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Ryan: Permanent Tax Hikes to "Pay for" One-Year AMT Patch are Bad Policy

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Location: Washington, DC

WASHINGTON - While he strongly supports protecting taxpayers from the ever-expanding burden of the Alternative Minimum Tax (AMT) and has introduced a bill to repeal the AMT once and for all, First District Congressman Paul Ryan today voted against a harmful plan that uses permanent tax hikes on businesses and individuals to delay for one year the full imposition of the AMT. This legislation (H.R. 3996), which passed the House by a vote of 216-193, raises $76 billion over 10 years through tax increases that would discourage investment and hurt the competitiveness of U.S. businesses in the global economy, in order to delay an unintended AMT tax increase for one year and provide other temporary benefits such as one-year extenders of certain tax credits and deductions.

The legislation is based on the faulty premise that the government is entitled to the increasingly higher tax revenues that are forecast to pour into the federal Treasury due to the AMT - even though the AMT was never meant to generate such revenues. When the AMT was created in 1969, it was aimed at preventing 155 wealthy taxpayers from exploiting loopholes in the tax code to escape their legitimate tax obligations. However, partly because it was never indexed to account for inflation, the AMT next year will subject over 20 million more taxpayers to an automatic tax increase - hitting many middle-income Americans with a stealth tax increase that was never intended.

Congressman Ryan tried to offer an amendment to H.R. 3996 that would have allowed the one-year AMT patch to move forward without raising taxes; however, his amendment was not allowed to be considered on the House floor.

"Congress needs to act quickly to stop a huge AMT tax hike, but today's bill that relies on permanent tax increases to patch the problem for a year is just bad policy. When it comes down to it, the plan would still make taxpayers pay for the government's mistake, and that's wrong," Ryan said. "We need a permanent repeal of the AMT or, at the very least, a short-term fix that will prevent this illegitimate tax hike from hitting more and more families next year. But raising taxes to stop an AMT tax increase makes no sense, and this circular logic hurts America's economy. If our businesses are going to compete successfully around the world, they need a tax code that encourages investment and job creation - not one that raises taxes whenever it needs to correct the government's past mistakes."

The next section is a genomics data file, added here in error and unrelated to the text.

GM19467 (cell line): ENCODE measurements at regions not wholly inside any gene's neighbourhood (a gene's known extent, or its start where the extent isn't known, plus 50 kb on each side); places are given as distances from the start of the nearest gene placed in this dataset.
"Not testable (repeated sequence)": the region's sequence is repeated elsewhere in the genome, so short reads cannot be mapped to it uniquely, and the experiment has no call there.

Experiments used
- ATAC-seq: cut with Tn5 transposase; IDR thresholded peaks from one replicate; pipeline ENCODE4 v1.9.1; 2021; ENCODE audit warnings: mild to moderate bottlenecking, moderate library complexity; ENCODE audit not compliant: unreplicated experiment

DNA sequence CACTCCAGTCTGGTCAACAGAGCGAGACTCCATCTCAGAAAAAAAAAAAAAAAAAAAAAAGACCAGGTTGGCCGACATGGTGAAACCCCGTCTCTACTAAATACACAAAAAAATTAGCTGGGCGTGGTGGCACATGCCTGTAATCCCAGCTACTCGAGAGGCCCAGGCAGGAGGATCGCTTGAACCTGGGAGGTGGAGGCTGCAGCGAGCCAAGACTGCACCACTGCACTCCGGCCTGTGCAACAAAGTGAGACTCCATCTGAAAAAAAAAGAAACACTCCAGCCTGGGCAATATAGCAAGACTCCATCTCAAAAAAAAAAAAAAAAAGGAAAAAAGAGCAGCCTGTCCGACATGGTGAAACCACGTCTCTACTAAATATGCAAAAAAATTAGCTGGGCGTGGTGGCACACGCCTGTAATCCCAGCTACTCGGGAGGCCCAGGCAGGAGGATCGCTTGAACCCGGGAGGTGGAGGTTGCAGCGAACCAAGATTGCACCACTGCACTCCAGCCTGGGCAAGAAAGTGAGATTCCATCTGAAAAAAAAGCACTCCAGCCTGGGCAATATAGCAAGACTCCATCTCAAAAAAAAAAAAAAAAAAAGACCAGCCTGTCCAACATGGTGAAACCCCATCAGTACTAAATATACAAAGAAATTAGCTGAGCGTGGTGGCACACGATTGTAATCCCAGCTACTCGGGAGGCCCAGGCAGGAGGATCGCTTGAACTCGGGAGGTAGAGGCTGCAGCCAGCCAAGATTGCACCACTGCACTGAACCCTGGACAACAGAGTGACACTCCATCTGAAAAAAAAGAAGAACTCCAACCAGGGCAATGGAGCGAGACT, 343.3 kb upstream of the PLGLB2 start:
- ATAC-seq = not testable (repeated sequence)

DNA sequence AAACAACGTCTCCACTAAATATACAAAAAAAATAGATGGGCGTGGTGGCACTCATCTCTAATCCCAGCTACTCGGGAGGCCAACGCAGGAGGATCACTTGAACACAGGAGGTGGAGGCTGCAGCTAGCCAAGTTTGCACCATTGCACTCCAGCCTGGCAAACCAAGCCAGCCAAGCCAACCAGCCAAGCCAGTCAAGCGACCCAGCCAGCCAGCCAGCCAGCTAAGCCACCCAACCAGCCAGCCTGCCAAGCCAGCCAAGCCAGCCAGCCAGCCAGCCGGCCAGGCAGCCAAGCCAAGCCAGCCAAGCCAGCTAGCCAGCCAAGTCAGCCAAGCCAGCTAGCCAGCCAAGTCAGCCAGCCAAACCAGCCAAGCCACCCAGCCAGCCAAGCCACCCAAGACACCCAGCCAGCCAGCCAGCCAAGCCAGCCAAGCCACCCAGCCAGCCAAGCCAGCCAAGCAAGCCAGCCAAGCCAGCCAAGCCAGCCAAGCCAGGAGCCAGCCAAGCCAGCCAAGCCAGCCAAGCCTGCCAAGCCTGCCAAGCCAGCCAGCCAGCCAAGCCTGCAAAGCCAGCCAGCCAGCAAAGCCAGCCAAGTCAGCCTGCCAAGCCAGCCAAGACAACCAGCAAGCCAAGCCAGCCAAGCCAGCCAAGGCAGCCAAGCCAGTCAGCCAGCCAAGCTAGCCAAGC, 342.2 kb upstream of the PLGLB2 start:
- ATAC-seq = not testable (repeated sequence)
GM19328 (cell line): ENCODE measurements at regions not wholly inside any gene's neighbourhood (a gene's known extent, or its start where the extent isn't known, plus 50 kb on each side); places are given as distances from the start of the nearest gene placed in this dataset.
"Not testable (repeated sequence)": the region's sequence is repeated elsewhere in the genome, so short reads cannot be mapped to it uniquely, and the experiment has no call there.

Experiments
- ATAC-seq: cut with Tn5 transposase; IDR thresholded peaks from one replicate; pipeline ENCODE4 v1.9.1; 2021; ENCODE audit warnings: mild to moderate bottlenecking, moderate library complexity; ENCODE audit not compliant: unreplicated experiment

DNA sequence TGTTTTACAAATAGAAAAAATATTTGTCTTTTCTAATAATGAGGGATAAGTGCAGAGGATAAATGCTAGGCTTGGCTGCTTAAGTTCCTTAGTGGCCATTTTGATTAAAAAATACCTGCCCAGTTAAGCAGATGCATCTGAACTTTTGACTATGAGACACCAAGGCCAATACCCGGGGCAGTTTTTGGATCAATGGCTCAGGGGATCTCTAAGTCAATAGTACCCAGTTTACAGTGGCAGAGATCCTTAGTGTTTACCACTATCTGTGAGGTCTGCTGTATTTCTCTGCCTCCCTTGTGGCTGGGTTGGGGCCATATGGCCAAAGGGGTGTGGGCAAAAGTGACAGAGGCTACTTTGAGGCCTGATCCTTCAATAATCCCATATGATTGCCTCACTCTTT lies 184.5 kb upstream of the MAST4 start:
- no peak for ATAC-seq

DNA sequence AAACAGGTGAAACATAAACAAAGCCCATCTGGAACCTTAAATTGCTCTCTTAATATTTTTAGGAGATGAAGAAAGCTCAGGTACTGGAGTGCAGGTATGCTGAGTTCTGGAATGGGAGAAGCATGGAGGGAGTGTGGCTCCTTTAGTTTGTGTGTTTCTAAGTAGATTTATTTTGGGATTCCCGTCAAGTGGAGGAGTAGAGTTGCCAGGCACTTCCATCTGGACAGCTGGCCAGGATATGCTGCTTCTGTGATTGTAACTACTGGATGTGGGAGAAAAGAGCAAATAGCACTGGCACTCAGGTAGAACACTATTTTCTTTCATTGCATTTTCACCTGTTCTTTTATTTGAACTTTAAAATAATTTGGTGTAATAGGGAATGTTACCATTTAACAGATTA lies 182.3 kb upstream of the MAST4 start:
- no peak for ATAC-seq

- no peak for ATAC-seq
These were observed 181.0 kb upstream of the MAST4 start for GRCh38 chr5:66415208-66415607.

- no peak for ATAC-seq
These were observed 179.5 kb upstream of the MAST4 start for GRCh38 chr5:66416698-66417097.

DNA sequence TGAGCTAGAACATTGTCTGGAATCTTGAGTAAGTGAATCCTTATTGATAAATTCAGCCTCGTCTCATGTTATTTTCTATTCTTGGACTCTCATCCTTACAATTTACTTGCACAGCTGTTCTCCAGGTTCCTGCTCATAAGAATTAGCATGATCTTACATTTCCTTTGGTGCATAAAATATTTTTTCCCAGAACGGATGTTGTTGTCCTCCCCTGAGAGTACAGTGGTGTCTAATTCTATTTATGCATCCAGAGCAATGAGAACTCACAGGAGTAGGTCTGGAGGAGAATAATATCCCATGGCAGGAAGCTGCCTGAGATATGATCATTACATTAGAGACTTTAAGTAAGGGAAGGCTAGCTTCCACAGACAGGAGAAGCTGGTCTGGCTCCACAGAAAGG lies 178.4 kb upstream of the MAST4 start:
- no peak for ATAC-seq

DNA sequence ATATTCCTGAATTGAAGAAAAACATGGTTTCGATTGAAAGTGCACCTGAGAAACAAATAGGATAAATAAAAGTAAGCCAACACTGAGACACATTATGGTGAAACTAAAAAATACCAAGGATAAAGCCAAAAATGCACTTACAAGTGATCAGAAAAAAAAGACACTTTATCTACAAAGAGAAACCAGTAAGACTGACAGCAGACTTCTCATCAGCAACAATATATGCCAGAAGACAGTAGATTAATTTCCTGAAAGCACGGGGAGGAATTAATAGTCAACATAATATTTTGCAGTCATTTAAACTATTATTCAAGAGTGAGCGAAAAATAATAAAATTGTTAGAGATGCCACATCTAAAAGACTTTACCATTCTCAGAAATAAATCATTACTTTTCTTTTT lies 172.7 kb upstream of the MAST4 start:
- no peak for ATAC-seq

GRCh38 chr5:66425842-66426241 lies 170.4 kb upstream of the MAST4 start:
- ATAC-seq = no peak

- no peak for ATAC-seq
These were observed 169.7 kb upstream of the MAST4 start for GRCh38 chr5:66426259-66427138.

"This tax hike bill is also troubling because it is essentially a down payment on a much larger tax increase proposal that House Ways and Means Committee Chairman Rangel recently introduced. The larger plan has been called the ‘Mother of all Tax Reforms' but really should be known as the ‘Mother of all Tax Hikes' because it would raise taxes by $3.5 trillion over 10 years - the largest individual income tax increase in history. If this is allowed to occur, the federal government would end up consuming an ever-growing share of the American economy. Instead of keeping tax revenue around its historical level of about 18.3 percent of the economy, federal taxes would consume roughly one-fourth of U.S. economic resources by mid-century," Ryan said.

In addition to the policy-related problems inherent in the legislation, by bringing up H.R. 3996 - instead of a "clean" AMT patch that the Senate would be more likely to pass and the President to sign - the Democratic House leadership risks delaying taxpayer refunds and costing the government millions of dollars. The Senate has sent clear signals that it does not intend to take up this bill in its current form, and Rep. Jim Cooper (D-Tenn.) acknowledged this earlier in the week when he was quoted saying: "This is a 130-percent tax increase, and we know it's going nowhere in the Senate." The Democratic Senate majority has already announced that they will not consider this bill.

Delaying passage of a viable AMT patch threatens to cause chaos during the upcoming tax filing season. In a letter to Ways and Means Committee Ranking Member McCrery, Treasury Secretary Paulson cautioned that enactment of a patch in mid-to-late December "could delay issuance of approximately $75 billion in refunds to taxpayers who are likely to file their returns before March 31, 2008." These delays could impact up to 50 million taxpayers, half of whom are not even subject to the AMT.


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